Mary Kaldor and Shannon Beebe have recently published a book challenging the existing paradigm of western security, which they argue is outdated and irrelevant in dealing with global insecurity. Professor Paul Rogers writes that ‘there is an urgent need for the kind of analysis [this book] provides.’ He adds that ‘if prophecy is indeed “suggesting the possible” then this book is a much-needed example’. Most of the central claims of the book, however, aren’t new; various academics have in the past pointed to the mismatch between what threatens people and what governments do about this. Moreover, recognising that the pragmatism of this approach might be seen by some as “a recipe for western military intervention to secure hegemonic policy objectives” – Rogers nevertheless sets this concern to one side. He finds the ideas worth pursuing: I can’t fully concur.
Kaldor and Beebe’s book is premised on the notion that there is a huge and counter-productive gap between what governments spend their tax revenue on to prevent insecurity, and what makes people insecure. They are dead right. One might say it’s like fiddling while Rome burns, to buy new aircraft carriers that we can’t afford to put aircraft on, in order to ensure that we can deal with imagined trouble around the world, when the existential threats we face presently involve another flu epidemic. Similarly, think of the mismatch between renewing nuclear submarine fleets to face almost incredible threats when the UK has the worst rates of child poverty in Europe.
This is valuable. It rejects the stentorian academic notion that security is objective. It clearly is not. Security and insecurity are rational emotions – we say that we feel secure or insecure - a counter-intuitive concept for many conservative security thinkers. What made Europeans insecure in the Cold War is not what mainly makes them feel so presently; and what threatens Europeans presently is rarely what threatens people in the global South. The current agenda is committed to securing people in the South in order to protect people in the North, since most threats to the latter are deemed to come from the former. The human security idea places humans, not states, front and centre. Put simply, it concerns what we as people feel threatened by, rather than what our governments decide to protect us from.
But human security means different things to different people. To these authors, it means ‘physical threats’ in ‘conflict zones’ (p.109), and is familiar to us from TV screenings from the Congo, Sudan and so on. Regular people are exposed to armed violence and physical deprivation in such settings, and it is these that Kaldor and Beebe are primarily concerned to secure. They maintain that current security thinking separates civilian and military responses to such crises, and argue against the prevailing flow that a synthesis of reformed military and more mobile civilian experts is better placed to deal with these challenges. They propose ‘engagement brigades’ under civilian jurisdiction.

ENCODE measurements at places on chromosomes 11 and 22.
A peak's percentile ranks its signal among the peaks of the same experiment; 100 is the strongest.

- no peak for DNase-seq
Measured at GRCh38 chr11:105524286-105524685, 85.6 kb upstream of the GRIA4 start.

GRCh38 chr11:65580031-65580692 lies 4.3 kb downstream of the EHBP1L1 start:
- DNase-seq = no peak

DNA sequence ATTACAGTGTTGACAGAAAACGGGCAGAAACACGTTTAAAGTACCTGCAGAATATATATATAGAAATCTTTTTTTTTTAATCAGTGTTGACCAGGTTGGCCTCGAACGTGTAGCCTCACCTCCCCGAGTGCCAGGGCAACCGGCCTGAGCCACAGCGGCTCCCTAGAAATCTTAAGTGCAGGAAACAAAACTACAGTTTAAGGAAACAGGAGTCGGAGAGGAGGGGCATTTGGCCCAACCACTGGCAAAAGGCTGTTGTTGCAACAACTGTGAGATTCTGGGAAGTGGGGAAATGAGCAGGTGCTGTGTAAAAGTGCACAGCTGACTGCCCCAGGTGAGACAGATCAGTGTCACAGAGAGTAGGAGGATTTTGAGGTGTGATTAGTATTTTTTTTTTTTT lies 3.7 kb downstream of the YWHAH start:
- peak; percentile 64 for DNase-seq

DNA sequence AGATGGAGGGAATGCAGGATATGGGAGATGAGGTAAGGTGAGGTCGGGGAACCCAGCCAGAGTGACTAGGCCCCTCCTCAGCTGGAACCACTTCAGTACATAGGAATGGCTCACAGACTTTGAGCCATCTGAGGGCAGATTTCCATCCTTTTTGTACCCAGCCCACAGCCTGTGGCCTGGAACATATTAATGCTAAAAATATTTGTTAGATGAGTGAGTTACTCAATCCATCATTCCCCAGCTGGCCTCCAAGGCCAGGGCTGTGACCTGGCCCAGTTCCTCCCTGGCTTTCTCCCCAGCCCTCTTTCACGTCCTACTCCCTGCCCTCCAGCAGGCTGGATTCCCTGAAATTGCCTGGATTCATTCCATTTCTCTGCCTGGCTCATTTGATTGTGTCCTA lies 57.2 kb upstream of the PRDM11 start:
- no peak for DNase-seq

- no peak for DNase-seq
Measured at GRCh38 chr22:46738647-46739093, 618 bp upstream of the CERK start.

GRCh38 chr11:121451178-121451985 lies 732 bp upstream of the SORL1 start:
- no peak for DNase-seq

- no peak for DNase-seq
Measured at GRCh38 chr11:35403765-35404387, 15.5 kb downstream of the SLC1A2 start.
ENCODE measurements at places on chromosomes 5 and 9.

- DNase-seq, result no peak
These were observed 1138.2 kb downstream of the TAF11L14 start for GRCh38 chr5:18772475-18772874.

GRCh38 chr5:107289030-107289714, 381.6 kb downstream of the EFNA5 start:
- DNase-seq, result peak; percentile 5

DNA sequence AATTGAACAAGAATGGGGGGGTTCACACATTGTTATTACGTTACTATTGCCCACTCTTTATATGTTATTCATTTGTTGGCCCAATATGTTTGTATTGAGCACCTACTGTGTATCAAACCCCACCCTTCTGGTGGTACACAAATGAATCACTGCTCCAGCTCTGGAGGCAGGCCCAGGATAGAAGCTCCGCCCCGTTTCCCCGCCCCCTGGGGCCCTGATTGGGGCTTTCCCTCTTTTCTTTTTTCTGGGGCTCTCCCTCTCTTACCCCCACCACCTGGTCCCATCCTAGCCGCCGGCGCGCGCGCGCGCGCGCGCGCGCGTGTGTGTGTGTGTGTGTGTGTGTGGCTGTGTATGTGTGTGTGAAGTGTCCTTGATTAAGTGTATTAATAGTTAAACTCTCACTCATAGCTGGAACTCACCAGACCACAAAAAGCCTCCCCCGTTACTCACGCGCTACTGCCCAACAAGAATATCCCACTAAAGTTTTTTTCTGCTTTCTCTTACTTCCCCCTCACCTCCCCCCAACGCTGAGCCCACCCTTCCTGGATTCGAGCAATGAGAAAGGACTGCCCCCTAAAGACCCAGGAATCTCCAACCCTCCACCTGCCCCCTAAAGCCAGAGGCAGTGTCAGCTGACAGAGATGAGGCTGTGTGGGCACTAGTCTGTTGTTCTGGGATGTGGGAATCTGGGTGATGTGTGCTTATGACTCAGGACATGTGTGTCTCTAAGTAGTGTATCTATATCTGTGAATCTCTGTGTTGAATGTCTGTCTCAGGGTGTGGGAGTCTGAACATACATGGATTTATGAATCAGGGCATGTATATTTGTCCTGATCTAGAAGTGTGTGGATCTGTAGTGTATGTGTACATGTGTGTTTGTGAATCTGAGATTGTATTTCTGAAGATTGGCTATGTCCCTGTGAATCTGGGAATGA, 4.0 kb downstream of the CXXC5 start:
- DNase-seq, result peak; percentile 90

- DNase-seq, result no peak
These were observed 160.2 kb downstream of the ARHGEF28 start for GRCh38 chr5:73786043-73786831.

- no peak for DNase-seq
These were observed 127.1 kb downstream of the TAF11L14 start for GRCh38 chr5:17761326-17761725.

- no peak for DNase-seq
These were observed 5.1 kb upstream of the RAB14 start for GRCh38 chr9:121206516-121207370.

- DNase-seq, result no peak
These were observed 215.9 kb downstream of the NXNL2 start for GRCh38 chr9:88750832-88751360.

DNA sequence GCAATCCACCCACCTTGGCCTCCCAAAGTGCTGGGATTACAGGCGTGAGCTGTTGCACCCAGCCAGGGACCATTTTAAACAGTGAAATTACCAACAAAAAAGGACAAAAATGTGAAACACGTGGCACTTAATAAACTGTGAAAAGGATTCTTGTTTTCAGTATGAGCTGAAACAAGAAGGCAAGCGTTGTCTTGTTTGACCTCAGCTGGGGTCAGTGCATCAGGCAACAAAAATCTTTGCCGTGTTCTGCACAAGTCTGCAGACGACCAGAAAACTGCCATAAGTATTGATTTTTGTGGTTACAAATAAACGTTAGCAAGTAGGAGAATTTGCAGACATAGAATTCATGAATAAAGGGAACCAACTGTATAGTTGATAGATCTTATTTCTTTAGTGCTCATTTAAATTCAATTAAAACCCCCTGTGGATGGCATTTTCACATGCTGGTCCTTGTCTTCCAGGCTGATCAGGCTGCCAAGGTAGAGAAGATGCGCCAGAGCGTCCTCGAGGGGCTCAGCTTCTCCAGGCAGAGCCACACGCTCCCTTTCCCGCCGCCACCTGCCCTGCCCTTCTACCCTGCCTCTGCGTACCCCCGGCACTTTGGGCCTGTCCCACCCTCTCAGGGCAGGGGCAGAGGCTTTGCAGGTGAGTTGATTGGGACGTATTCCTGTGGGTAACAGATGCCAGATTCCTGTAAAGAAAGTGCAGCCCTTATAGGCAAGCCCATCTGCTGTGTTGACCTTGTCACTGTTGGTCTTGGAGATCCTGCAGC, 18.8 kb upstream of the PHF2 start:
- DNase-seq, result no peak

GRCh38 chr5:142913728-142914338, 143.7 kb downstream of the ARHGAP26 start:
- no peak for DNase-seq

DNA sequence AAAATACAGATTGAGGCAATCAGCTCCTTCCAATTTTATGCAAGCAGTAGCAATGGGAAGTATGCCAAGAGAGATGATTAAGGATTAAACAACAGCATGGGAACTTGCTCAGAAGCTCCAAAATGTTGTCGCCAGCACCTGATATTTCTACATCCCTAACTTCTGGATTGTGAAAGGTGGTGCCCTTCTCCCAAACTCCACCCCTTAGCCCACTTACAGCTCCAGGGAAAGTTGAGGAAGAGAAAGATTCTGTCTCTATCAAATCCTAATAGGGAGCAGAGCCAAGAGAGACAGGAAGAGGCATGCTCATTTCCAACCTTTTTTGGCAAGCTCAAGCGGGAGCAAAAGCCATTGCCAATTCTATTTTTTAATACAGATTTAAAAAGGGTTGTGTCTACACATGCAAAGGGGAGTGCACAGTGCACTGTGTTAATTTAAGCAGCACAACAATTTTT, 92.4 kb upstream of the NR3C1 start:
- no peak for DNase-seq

According to the writers, ‘the human-security officer is a new type of hero with a mandate to help humanity’. The concept is partly, the authors write, a response to Condoleezza Rice’s famous rebuttal that the 82nd Airborne (US Special Forces) shouldn’t be used to escort kids to kindergarten. Kaldor and Beebe’s response is, ‘why not?’ What could be better than using elite troops to protect the most vulnerable of our species from hideous atrocities in the most unstable places on Earth?
I like the idea a lot in principal, especially as it chimes well with a notion of care and profound camaraderie that is deeply embedded in the military. Despite its hypermasculine image, soldiers are trained from the outset to look out for their buddies, visible in the extreme lengths gone to to protect their own from the enemy. Soldiers often give their lives for their fellow-combatants. There is no reason why such a notion could not be extended to vulnerable civilians, if the mandate was granted and institutional reform internalized. Role transformation and extension is not unfamiliar to the military, even if it causes internal fault lines to appear.
Meanwhile, the authors believe that such engagement brigades could deal with some of the most pressing problems of human security. One example they foreground is a programmable machine that builds an exhaustive range of buildings out of metal, with only limited needs for labour. Engagement brigades are the centrepiece of this work: trained militaries working hand-in-hand with expert civilians to protect vulnerable civilians from armed violence and render them secure from the most basic socio-economic threats they face.
It looks and sounds like a good idea. But is it? Yes, and no. If the interventions Kaldor and Beebe imagine were properly tuned to urgent local need, benefits may accrue. This is fine as long as the power the military wields is constrained, so that it does not spend its time securing western ‘hegemonic power objectives’ in a way that sanctions more Al-Qaeda-style conflicts with the west. In a sense, such morphing has been under way for two decades; the idea of peacekeepers being no more than holders of the thin blue line having been replaced by the demands on the new peacekeeping in places like Cambodia, Angola and so on. But buried in this imagining of human security, in worrying isolation from pre-existing challenges, are a series of problems that need considering carefully.